In the next 18 months, the company will hire a sales staff to develop the women's department store business, which Frachey says has been underserved. Until now, Fila has concentrated heavily on sporting goods stores, specialty stores and pro shops, he added.
Steady footwear sales improve brand image and often translate into stronger apparel sales, Frachey said. In the U.S., footwear accounts for almost four times as much volume as apparel.
For the first quarter of this year, Fila's U.S. apparel sales increased 43 percent to $26 million, aided by cross-merchandising with the brand's athletic footwear in specialty stores.
Sales of Fila footwear and apparel currently account for 6 percent of the U.S. athletic footwear and activewear market, and the company plans to increase that figure to 10 percent in the next three years, Frachey said.
"The popularity of our athletic footwear broadens the appeal of our apparel," he said.
Last month's acquisition of Dorotennis SA, a French fashion sportswear and fitness apparel business that generated $20 million in sales in 1994, will be instrumental in developing the women's business, Frachey said. In the next two years, Fila plans to expand Dorotennis's distribution beyond France to Germany, Italy and the UK, before introducing the line to the U.S. and Asian markets.
The company does not plan to make any other acquisitions until Dorotennis is up and running, Frachey said.
However, Fila would consider broadening its worldwide distribution through joint ventures such as the one it completed in February with Blacks Leisure Group PLC, which enables the firm to market Fila apparel and footwear in the UK.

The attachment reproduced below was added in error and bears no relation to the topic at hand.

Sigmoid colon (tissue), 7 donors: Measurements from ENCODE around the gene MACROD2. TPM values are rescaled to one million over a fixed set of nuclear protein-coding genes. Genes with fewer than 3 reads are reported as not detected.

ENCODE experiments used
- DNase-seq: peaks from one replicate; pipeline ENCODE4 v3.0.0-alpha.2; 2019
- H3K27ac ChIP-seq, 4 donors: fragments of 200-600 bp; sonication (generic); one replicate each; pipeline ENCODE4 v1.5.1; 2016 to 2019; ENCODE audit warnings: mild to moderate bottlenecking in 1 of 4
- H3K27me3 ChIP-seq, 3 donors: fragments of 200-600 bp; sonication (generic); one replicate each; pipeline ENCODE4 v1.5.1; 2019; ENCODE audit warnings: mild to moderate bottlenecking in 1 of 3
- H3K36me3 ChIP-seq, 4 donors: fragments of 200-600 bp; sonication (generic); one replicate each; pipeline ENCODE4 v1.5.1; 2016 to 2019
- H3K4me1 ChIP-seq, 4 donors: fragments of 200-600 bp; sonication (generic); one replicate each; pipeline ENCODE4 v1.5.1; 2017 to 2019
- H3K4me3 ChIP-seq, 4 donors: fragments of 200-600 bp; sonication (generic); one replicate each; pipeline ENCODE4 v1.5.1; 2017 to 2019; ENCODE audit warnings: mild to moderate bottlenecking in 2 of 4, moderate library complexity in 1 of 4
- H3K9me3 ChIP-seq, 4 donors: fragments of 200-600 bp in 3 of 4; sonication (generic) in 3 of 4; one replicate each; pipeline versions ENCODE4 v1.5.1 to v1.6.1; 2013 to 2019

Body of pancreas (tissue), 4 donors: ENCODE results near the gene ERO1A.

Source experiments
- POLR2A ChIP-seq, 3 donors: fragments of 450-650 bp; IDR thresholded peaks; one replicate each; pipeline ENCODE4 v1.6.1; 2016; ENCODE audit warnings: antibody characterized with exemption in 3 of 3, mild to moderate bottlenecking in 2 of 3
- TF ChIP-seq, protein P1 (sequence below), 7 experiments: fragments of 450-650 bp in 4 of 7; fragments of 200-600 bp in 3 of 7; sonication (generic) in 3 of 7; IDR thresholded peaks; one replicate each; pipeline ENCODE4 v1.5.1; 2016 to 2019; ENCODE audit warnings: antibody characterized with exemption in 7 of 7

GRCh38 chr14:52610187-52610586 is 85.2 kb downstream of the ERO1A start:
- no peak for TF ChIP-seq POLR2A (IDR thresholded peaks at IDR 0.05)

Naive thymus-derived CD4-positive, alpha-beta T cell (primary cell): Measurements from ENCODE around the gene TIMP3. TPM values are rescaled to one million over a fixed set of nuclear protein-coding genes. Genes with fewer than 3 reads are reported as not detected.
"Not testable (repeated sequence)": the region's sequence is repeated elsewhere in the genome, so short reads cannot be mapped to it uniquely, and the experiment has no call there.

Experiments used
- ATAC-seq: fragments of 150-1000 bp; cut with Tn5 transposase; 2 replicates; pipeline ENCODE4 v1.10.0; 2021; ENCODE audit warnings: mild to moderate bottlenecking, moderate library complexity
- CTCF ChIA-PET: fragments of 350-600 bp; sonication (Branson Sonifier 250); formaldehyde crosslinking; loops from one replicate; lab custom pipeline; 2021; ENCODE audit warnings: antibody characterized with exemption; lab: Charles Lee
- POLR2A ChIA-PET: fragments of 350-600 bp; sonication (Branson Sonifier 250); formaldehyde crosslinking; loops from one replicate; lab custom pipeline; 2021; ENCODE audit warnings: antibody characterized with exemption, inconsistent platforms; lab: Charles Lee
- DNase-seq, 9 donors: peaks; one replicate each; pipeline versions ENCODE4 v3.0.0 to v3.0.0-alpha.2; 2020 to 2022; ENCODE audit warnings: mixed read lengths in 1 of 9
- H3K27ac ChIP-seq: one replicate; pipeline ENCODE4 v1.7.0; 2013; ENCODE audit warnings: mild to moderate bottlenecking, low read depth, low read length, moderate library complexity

Under the agreement, Fila holds 60 percent and Blacks 40 percent of a new company called Fila UK Ltd., which also markets products in Ireland, the Isle of Man, Gibraltar and the Channel Islands.
In May, Fila completed a joint venture with South Island Garments in Malaysia to expand distribution there. In the first 12 months of business, Fila's projected volume for Malaysia is $4.5 million.
In the U.S., women's apparel accounts for 20 percent of Fila's total apparel sales, with tennis and fitness being the strongest categories for women, Frachey said. By injecting more fashion into women's apparel without sacrificing function, the company expects to see double-digit percentage gains in the category for 1995, he said.
Fila's success with some former endorsers--tennis champions Bjorn Borg and Boris Becker and golf star Tom Watson, in particular--tended to put its women's business into the shadows, Frachey said.
"We don't have a strong culture in the ladies' business. We've always focused on the men's business," he said. "I've agreed to spend more time to understand the ladies' culture and to develop that business more."
Ironically, the success of a male athlete could be triggering all that.
Grant Hill of the Detroit Pistons, the National Basketball Association's co-Rookie of the Year, who currently represents Fila, has helped the company achieve even bigger gains than his athletic predecessors. Hill's association with Fila has pushed athletic footwear sales for men, women and children ahead by at least 15 percent in the past year with his signature sneaker, said Frachey.
Based on that, Fila is now looking for female athletes who would have a similar impact on the women's market.